4 Obstacles to High Impact Presenting Which Can be Overcome

man speaking at conference

High impact presenting isn’t easy even for the most experienced speaker as there are always a few obstacles to overcome first.

It has always intrigued me how so many of us often find ourselves in positions where we say we really want to do something, we know exactly what to do and even how to do it, yet still we don’t do it. 

I’m not just talking about wanting to lose weight, get fitter or rekindle a favourite pastime; I’m also referring to the desire to communicate more effectively and present with impact.  

I believe that one of the most sought after leadership skills is the ability to communicate effectively and to really connect with others. As the founder of a unique presentation skills training business we work with people at all levels across all sectors every day. 

We see the same enigma affecting many of our clients when we ask them the following question:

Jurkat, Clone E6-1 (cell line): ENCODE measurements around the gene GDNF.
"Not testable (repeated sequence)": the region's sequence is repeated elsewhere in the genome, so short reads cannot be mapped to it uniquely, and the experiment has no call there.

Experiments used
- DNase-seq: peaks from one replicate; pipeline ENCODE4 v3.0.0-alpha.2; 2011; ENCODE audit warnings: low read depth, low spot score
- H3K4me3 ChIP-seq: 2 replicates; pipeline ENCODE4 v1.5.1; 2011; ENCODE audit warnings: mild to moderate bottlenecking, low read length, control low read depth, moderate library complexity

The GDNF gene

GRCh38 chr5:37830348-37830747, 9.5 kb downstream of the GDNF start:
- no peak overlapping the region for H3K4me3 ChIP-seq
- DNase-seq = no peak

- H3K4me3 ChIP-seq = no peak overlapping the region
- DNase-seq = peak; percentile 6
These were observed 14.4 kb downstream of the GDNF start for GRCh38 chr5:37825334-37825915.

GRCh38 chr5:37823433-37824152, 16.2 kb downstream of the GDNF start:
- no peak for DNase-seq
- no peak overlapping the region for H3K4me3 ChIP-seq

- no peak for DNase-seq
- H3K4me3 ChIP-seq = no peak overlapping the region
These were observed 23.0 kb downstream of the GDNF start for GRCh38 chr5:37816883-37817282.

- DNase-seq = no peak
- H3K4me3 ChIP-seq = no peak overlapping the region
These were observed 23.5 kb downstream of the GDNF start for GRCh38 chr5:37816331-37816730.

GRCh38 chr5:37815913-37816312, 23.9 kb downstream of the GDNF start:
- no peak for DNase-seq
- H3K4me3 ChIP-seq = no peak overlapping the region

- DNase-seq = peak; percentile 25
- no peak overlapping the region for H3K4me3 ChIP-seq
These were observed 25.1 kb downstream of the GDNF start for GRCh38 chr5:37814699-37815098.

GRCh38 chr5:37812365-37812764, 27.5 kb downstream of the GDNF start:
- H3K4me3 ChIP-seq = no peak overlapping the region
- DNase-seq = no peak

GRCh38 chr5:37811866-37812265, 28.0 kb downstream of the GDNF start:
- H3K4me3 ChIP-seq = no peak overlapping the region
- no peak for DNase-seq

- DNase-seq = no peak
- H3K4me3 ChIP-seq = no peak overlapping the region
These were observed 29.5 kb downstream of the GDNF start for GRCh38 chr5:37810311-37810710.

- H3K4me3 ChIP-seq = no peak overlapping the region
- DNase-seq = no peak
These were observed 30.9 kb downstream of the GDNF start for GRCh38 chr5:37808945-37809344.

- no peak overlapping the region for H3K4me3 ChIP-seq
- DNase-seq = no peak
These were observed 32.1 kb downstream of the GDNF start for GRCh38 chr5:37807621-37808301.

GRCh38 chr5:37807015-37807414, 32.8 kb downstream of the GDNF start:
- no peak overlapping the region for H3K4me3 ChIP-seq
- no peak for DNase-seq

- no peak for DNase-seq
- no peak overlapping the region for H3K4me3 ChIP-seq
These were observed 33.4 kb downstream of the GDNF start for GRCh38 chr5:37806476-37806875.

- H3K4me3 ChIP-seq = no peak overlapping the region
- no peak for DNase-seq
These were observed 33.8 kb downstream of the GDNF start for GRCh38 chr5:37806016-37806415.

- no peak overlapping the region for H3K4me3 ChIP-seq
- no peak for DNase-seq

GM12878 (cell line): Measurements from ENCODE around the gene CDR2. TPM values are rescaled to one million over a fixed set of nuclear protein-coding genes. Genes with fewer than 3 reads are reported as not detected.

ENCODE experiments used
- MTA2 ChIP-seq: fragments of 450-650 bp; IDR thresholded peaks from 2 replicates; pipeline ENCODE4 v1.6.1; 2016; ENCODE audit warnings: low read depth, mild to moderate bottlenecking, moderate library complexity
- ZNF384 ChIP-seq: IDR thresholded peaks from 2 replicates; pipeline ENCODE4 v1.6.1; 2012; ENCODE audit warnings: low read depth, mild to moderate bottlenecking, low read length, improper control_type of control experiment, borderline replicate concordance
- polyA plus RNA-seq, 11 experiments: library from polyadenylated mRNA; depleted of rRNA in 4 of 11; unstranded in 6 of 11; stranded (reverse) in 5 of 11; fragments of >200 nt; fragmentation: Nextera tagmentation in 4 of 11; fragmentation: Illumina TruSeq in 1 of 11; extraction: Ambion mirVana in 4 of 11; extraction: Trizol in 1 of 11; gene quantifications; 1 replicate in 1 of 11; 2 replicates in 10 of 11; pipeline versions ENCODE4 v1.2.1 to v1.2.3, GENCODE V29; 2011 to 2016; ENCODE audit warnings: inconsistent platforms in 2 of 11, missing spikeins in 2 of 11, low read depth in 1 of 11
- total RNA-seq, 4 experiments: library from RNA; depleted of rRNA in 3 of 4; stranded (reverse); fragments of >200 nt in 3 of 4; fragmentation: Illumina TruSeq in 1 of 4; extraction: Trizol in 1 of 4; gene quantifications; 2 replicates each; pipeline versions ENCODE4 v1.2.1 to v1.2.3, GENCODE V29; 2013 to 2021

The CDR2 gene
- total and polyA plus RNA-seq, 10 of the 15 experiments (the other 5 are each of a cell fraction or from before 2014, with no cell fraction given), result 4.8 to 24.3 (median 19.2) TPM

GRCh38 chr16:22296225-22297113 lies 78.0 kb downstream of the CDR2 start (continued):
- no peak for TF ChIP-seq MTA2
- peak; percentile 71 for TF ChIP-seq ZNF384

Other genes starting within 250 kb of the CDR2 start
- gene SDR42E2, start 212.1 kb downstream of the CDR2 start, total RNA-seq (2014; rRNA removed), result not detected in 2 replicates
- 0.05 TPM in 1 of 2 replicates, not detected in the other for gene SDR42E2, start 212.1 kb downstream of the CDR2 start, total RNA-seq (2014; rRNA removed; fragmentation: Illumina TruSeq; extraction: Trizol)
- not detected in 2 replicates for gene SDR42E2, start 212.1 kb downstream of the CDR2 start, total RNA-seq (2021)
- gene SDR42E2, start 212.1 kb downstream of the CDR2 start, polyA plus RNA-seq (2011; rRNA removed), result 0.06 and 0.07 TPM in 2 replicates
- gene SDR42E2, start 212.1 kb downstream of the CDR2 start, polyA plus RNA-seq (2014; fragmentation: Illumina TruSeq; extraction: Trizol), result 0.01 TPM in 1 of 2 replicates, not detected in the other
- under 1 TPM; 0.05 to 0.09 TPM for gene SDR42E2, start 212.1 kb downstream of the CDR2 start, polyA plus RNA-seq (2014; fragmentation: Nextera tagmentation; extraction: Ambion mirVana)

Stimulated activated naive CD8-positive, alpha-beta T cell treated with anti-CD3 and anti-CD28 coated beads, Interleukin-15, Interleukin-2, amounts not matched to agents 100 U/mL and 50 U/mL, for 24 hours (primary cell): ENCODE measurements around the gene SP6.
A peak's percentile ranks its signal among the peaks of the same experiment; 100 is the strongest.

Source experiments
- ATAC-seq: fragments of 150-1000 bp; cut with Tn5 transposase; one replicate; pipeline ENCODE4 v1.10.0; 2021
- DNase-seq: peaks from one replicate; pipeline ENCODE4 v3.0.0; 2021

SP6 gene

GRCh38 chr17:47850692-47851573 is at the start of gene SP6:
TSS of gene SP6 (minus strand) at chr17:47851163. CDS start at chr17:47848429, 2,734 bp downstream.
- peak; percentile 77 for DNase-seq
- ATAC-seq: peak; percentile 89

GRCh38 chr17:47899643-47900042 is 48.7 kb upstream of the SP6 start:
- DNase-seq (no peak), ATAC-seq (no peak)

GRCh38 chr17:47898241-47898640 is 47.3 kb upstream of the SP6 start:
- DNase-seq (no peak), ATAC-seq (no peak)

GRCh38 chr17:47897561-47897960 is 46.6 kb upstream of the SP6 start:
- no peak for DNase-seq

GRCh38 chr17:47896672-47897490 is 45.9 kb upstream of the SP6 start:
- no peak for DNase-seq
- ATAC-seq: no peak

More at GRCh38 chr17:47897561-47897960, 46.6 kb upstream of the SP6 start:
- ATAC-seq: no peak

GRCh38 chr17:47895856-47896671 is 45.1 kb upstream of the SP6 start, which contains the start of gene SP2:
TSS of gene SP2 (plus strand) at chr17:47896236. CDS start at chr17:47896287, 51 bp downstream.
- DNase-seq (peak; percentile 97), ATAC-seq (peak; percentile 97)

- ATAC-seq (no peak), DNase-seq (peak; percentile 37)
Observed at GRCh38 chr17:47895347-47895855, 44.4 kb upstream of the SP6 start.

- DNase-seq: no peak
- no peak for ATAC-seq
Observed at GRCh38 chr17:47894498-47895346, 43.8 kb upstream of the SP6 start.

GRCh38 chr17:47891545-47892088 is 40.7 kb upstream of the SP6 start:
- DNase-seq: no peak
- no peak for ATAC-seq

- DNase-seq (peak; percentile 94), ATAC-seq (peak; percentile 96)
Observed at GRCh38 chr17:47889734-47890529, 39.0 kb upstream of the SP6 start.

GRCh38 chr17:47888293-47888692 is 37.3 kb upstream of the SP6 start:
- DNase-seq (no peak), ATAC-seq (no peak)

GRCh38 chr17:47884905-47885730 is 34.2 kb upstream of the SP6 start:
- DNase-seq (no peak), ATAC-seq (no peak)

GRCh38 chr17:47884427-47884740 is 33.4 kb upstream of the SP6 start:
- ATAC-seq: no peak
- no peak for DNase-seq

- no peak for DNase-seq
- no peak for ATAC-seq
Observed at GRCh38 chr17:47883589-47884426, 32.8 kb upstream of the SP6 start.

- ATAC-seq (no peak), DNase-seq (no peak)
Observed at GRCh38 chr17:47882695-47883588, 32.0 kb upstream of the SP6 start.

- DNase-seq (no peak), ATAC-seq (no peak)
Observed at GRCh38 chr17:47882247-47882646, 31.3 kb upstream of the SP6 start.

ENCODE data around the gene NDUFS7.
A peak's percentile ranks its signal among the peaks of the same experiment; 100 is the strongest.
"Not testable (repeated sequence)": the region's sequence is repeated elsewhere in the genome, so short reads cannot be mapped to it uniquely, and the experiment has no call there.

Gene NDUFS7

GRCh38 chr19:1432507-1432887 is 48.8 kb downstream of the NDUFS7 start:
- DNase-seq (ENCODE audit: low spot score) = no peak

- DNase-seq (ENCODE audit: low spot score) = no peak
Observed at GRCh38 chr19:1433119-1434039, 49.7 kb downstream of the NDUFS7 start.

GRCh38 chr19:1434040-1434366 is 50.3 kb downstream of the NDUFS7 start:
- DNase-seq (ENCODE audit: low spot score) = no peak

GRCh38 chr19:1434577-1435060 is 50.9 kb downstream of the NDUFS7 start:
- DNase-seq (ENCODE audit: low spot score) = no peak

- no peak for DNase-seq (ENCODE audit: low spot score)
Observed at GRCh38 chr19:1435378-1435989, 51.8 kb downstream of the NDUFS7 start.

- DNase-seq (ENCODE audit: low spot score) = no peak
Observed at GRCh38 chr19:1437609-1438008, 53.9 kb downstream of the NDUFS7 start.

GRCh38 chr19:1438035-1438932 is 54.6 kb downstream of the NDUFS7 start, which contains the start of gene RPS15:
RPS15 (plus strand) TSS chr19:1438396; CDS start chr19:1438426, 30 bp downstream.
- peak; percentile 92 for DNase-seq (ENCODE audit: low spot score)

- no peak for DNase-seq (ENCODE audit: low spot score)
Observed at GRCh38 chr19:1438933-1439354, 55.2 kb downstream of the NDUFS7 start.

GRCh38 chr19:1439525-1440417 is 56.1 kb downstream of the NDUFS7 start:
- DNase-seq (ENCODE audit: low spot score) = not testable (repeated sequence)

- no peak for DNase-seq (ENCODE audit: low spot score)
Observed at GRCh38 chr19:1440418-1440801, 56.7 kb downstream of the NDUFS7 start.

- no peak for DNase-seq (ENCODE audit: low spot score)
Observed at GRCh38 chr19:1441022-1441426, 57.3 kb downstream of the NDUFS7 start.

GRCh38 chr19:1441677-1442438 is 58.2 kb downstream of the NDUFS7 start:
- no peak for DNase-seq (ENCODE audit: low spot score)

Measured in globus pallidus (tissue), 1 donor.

In your opinion what does it take to be a great presenter? 

As you can imagine with very few exceptions the answers are lengthy, demonstrating that most of us already know what it takes to be a high impact presenter. 

The second question and its responses are equally interesting.

So what’s stopping you from doing those things?

The answer to this question is much shorter.

The most common response is either, ‘I don’t really know’ or complete silence.

For a little bit of fun and to illustrate the point we often ask our workshop delegates to read the following sentence in the quiet of their own minds. 

You may wish to do so too. 

“Finished files are the result of years of scientific study combined with the experience of years.”

After they have read it once we ask them to read it again this time counting the number of ‘F’s’ they see in the sentence and to stand when they have a number in mind. Keep in mind that the sentence is only kept on the screen for a short while enabling them to do this.

It doesn’t matter who we do the exercise with the results are always the same.

 – Some people see 3 F’s

 – Some people see 4 or 5 F’s

 – Some people see 6 F’s 

There are of course 6 F’s although it did concern me that on one occasion a delegate insisted she saw 7 F’s! 

We then ask how it’s possible that a room fully of highly intelligent, creative, responsible and talented people can each read a simple sentence and see a completely different number of F’s.